Web Beats TV News for Under 30s
Americans aged 18-29 are more likely to use the Internet than the TV as their daily news source, according to a study by the Pew Research Center for the People & the Press.
Sixty-five per cent of people in this age group get their news online meaning the Internet has surpassed television as the primary source of news for the first time.
According to the study of 1,500 adults, 48 per cent of people aged between 30 and 49 said the internet is their primary source of news, up 16 per cent from 2007.
About one-third of older Americans - those aged 50 to 64 - say they prefer the Internet as their news source, far fewer than the 71 per cent who rely on television, the study found.
"There has been relatively little change in the how people age 65 and older get their news. The Internet has risen to 14 per cent from five per cent in 2007, but is still far behind newspapers (47 per cent) and television (79 per cent) as a main source," the report said.
In 2007, only 34 per cent of respondents depended on the Internet as their main news source, the report said. A stable 56 per cent in this age group continue to rely on TV.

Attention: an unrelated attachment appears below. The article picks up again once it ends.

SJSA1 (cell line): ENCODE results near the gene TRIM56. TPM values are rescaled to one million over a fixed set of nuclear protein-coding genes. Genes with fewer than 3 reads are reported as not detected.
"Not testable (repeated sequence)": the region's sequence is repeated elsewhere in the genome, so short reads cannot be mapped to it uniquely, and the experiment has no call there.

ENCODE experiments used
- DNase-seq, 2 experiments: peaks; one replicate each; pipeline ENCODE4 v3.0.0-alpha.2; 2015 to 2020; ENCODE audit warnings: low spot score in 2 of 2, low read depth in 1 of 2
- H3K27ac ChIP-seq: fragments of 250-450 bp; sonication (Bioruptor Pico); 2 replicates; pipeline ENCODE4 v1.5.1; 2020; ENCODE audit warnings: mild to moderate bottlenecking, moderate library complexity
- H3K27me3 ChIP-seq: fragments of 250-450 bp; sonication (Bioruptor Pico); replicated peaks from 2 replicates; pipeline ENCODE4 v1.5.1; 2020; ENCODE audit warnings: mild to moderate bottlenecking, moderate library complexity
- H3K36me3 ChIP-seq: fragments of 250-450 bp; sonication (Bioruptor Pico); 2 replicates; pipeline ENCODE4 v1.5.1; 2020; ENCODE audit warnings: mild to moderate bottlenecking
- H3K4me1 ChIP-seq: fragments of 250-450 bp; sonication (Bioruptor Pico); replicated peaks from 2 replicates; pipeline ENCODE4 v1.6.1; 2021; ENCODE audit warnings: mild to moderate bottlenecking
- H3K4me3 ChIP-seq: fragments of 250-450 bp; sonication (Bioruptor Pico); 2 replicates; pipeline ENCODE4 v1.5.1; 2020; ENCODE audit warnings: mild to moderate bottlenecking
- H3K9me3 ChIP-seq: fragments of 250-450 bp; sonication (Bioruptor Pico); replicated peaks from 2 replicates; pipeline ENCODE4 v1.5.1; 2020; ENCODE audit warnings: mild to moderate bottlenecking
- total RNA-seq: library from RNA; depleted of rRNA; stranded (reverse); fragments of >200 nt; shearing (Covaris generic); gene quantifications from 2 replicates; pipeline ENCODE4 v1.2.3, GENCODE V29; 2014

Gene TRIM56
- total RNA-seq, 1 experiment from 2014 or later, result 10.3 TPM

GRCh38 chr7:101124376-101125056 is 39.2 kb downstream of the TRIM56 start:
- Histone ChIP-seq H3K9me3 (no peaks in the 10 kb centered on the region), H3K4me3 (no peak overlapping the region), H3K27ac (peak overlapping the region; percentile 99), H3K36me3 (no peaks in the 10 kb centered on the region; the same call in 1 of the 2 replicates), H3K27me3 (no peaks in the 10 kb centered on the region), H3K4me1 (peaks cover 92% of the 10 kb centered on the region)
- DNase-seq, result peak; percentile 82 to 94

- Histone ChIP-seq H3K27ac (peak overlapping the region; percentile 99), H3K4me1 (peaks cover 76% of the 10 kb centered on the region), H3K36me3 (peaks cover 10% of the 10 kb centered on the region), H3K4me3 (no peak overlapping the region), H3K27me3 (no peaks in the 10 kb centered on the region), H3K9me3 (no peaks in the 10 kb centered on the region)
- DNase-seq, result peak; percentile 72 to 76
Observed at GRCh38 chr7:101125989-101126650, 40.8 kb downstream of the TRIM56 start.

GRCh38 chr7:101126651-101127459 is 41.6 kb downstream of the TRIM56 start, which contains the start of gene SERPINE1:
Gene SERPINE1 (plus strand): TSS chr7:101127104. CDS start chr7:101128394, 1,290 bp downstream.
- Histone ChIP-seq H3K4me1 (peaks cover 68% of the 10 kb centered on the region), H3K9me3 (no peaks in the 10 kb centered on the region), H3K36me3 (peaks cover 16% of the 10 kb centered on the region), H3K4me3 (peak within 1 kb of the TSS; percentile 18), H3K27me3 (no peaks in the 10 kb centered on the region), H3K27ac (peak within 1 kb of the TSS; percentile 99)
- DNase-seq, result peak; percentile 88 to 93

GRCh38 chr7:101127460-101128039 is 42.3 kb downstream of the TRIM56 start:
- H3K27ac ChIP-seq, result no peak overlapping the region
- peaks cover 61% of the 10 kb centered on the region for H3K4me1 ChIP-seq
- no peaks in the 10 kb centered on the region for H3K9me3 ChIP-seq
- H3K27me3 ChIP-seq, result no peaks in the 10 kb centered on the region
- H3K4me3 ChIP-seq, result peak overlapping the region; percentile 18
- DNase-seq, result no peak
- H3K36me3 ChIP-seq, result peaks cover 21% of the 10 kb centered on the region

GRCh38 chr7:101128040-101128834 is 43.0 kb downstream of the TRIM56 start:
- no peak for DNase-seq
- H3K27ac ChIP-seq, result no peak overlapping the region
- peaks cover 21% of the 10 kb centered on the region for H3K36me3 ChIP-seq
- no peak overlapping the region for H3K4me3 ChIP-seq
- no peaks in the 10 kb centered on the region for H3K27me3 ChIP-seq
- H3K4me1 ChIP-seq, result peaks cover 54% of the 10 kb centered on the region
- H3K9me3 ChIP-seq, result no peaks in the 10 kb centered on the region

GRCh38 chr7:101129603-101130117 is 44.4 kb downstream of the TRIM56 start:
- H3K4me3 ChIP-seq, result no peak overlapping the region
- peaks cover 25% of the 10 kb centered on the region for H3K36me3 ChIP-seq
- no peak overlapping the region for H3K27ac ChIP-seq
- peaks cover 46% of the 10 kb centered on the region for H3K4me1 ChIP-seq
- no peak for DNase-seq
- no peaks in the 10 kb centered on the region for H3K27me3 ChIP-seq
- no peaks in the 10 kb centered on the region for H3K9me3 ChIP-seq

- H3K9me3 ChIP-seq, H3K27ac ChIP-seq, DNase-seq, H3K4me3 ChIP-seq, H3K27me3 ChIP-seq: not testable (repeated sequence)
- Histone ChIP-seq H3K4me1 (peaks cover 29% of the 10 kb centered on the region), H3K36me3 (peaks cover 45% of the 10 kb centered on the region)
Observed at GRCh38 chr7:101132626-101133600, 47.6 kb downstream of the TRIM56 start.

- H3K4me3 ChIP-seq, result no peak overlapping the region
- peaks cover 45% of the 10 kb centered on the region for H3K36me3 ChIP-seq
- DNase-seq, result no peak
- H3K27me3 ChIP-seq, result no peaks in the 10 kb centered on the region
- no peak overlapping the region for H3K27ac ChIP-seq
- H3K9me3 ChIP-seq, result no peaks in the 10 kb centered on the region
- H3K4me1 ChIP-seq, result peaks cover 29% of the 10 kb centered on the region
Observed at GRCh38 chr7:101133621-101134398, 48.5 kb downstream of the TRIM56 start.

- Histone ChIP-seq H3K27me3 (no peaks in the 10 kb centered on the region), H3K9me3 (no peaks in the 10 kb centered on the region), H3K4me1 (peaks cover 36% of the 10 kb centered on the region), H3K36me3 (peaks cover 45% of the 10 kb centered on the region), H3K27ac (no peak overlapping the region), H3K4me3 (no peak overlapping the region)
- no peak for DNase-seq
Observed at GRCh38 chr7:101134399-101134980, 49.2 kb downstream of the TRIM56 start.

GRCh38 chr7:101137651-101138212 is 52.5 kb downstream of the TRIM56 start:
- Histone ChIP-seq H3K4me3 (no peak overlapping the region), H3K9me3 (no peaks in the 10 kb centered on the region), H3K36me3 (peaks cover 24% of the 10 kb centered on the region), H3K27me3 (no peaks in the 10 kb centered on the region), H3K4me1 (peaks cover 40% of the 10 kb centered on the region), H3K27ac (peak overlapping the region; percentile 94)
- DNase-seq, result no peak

Education appears to play a role in determining where people turn for news. Fifty-one percent of college graduates and those who attended some college log on for news, while 54 per cent of those with a college degree and 63 per cent of Americans with some college turn on the TV when they want to check out what's happening in the world. By comparison, only 29 per cent of people with no more than a high school education prefer the Internet and three-quarters cite TV as their preferred news source, according to Pew.
The study also reported that Americans are spending more time watching and listening to news - around 70 minutes a day is average, the Pew study said.
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